Swedish electro-pop act Lust for Youth is the work of solo musician Hannes Norrvide, and with second proper full-length Growing Seeds, the project has grown into an all-encompassing atmosphere of dark sounds and struggling emotions. The caustic synth-pop Lust for Youth spins definitely fits in with the darkwave circles of the late 2000s and early 2010s, calling on the same remnants of early-'80s synth-wave cassette releases that inspired the minimal harshness of Xeno & Oaklander, Led Er Est, and the whole Minimal Wave records roster. At first blush, the songs all drift by with an almost interchangeable set of key elements: cheap-sounding keyboards, drum machines so drenched in static and corrosion that their sounds border on noise, and pained vocals drenched in Throbbing Gristle delay but still drowning beneath the din. The 13 tracks on Growing Seeds have a tendency to blur together, all shakily held in place by Norrvide's tormented vocal bleats, always lost beneath icy waves of thin keyboard sounds. Taken song by song, the tracks are fine, if unremarkable. None of the songs are audacious enough to command attention with hooks or any discernible statements. "Modern Life" comes close, with a melodic synth loop and distant, gothy vocals repeating while hissy synth sounds slowly take over. "We Planted a Seed" goes the opposite way, coating itself so thickly in heavy static that the song sounds completely obscured. The staying power of the album comes not in the strengths of the individual tracks, but more in the meditative nature it takes on as a whole and the lasting sonic impressions it makes. There are a few mild standouts such as the fluttering pulse of "Neon Lights Appear" or the nauseous arpeggios of "Cover Their Faces," but their grizzly tones and repetitive themes don't seem intended to stand out. Much like the Cure's amorphous early albums like Pornography or Seventeen Seconds, Growing Seeds is a transporting collection of obscured sounds and difficult, unfinished emotions rather than a string of memorable hit singles. This is the rare type of record that requires less focus and repeat listens to really zone in on what makes its off-ish sounds so attractive. Many listeners won't have the patience to sit it out, but the album has a surprising ability to draw one into its cavernous rooms and pitch black fields of noise.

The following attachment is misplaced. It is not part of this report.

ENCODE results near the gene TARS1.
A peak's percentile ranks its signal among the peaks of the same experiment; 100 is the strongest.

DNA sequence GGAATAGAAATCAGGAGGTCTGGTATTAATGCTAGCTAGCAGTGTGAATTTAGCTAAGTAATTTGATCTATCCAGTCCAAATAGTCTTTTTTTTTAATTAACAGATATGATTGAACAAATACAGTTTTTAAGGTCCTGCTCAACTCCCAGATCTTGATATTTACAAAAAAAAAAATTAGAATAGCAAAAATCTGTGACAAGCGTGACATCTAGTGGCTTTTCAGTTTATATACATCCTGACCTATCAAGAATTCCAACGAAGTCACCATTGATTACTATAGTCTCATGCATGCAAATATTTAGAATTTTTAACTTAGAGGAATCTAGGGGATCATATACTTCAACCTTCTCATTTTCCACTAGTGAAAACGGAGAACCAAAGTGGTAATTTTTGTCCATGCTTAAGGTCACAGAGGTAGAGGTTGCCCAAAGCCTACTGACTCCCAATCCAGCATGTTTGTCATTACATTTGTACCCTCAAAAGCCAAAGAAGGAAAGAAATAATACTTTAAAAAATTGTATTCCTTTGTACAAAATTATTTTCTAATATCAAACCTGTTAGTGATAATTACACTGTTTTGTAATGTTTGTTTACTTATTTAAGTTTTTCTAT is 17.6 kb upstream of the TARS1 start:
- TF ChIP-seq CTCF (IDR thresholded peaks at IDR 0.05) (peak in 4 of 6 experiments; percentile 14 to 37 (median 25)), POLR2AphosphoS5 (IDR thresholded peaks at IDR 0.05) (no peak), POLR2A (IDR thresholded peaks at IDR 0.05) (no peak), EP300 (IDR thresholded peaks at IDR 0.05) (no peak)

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AllMusic Review by Fred Thomas